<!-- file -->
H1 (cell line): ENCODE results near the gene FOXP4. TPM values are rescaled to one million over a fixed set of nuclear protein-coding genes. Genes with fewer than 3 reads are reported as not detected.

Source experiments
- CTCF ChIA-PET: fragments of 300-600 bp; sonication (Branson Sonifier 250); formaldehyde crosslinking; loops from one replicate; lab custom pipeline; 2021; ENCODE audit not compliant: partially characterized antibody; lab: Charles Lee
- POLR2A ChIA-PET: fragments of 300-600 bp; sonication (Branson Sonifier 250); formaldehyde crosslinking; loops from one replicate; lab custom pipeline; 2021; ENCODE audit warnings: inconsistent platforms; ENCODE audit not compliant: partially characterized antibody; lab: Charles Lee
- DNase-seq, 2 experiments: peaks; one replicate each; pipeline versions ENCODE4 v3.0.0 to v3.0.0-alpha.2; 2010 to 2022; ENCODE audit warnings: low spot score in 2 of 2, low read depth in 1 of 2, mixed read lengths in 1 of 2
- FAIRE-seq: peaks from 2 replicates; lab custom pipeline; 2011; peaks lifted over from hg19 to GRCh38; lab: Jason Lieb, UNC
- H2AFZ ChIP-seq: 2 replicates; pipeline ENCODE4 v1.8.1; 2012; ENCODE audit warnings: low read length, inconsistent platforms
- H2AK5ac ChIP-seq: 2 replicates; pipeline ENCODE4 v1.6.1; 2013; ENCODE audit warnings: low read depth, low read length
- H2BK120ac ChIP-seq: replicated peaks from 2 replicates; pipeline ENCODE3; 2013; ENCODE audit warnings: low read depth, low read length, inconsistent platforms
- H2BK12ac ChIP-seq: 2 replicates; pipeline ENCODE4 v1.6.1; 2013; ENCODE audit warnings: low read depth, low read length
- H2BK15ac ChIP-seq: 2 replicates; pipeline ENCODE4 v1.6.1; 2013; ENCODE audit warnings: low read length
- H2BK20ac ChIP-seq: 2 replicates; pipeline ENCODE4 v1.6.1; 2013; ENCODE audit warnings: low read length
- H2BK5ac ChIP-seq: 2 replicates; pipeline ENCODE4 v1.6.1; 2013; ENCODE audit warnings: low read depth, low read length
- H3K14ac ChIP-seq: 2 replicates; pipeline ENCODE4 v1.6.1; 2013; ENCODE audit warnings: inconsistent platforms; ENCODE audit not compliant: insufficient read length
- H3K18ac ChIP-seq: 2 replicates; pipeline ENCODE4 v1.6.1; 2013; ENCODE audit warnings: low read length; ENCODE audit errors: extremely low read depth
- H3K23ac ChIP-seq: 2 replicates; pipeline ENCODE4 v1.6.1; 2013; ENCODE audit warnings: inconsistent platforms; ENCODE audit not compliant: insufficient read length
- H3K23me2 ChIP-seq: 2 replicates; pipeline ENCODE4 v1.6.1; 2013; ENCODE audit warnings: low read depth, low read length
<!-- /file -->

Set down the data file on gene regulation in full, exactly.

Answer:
H1 (cell line): ENCODE results near the gene FOXP4. TPM values are rescaled to one million over a fixed set of nuclear protein-coding genes. Genes with fewer than 3 reads are reported as not detected.

Source experiments
- CTCF ChIA-PET: fragments of 300-600 bp; sonication (Branson Sonifier 250); formaldehyde crosslinking; loops from one replicate; lab custom pipeline; 2021; ENCODE audit not compliant: partially characterized antibody; lab: Charles Lee
- POLR2A ChIA-PET: fragments of 300-600 bp; sonication (Branson Sonifier 250); formaldehyde crosslinking; loops from one replicate; lab custom pipeline; 2021; ENCODE audit warnings: inconsistent platforms; ENCODE audit not compliant: partially characterized antibody; lab: Charles Lee
- DNase-seq, 2 experiments: peaks; one replicate each; pipeline versions ENCODE4 v3.0.0 to v3.0.0-alpha.2; 2010 to 2022; ENCODE audit warnings: low spot score in 2 of 2, low read depth in 1 of 2, mixed read lengths in 1 of 2
- FAIRE-seq: peaks from 2 replicates; lab custom pipeline; 2011; peaks lifted over from hg19 to GRCh38; lab: Jason Lieb, UNC
- H2AFZ ChIP-seq: 2 replicates; pipeline ENCODE4 v1.8.1; 2012; ENCODE audit warnings: low read length, inconsistent platforms
- H2AK5ac ChIP-seq: 2 replicates; pipeline ENCODE4 v1.6.1; 2013; ENCODE audit warnings: low read depth, low read length
- H2BK120ac ChIP-seq: replicated peaks from 2 replicates; pipeline ENCODE3; 2013; ENCODE audit warnings: low read depth, low read length, inconsistent platforms
- H2BK12ac ChIP-seq: 2 replicates; pipeline ENCODE4 v1.6.1; 2013; ENCODE audit warnings: low read depth, low read length
- H2BK15ac ChIP-seq: 2 replicates; pipeline ENCODE4 v1.6.1; 2013; ENCODE audit warnings: low read length
- H2BK20ac ChIP-seq: 2 replicates; pipeline ENCODE4 v1.6.1; 2013; ENCODE audit warnings: low read length
- H2BK5ac ChIP-seq: 2 replicates; pipeline ENCODE4 v1.6.1; 2013; ENCODE audit warnings: low read depth, low read length
- H3K14ac ChIP-seq: 2 replicates; pipeline ENCODE4 v1.6.1; 2013; ENCODE audit warnings: inconsistent platforms; ENCODE audit not compliant: insufficient read length
- H3K18ac ChIP-seq: 2 replicates; pipeline ENCODE4 v1.6.1; 2013; ENCODE audit warnings: low read length; ENCODE audit errors: extremely low read depth
- H3K23ac ChIP-seq: 2 replicates; pipeline ENCODE4 v1.6.1; 2013; ENCODE audit warnings: inconsistent platforms; ENCODE audit not compliant: insufficient read length
- H3K23me2 ChIP-seq: 2 replicates; pipeline ENCODE4 v1.6.1; 2013; ENCODE audit warnings: low read depth, low read length